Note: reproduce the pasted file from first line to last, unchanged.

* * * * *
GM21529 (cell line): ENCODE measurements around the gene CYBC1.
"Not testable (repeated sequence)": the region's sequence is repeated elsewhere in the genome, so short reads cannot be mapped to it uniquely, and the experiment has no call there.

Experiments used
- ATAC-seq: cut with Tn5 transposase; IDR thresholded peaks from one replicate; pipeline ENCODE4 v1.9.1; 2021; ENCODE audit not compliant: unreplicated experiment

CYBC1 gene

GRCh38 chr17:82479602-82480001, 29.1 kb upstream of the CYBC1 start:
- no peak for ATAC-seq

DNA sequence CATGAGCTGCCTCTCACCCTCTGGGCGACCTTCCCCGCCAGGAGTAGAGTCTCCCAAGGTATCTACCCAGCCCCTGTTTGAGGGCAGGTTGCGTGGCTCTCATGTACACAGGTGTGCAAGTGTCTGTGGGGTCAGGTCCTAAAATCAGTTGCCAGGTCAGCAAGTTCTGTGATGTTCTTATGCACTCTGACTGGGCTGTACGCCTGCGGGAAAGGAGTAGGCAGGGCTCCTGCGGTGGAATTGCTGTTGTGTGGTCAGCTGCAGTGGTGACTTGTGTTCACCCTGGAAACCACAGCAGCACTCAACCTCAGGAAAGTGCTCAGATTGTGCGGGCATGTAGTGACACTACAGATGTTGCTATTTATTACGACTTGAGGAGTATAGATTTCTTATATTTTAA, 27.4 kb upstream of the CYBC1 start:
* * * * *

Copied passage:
GM21529 (cell line): ENCODE measurements around the gene CYBC1.
"Not testable (repeated sequence)": the region's sequence is repeated elsewhere in the genome, so short reads cannot be mapped to it uniquely, and the experiment has no call there.

Experiments used
- ATAC-seq: cut with Tn5 transposase; IDR thresholded peaks from one replicate; pipeline ENCODE4 v1.9.1; 2021; ENCODE audit not compliant: unreplicated experiment

CYBC1 gene

GRCh38 chr17:82479602-82480001, 29.1 kb upstream of the CYBC1 start:
- no peak for ATAC-seq

DNA sequence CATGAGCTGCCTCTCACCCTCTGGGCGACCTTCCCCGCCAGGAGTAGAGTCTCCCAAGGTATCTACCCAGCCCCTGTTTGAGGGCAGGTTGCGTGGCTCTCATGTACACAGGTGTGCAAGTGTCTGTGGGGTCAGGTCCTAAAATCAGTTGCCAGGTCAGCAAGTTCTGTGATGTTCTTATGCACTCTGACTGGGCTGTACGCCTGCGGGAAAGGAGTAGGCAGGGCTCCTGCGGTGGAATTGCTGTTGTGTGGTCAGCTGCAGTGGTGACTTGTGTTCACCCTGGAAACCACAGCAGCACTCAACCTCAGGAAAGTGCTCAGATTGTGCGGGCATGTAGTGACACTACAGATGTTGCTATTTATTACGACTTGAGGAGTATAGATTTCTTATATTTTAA, 27.4 kb upstream of the CYBC1 start: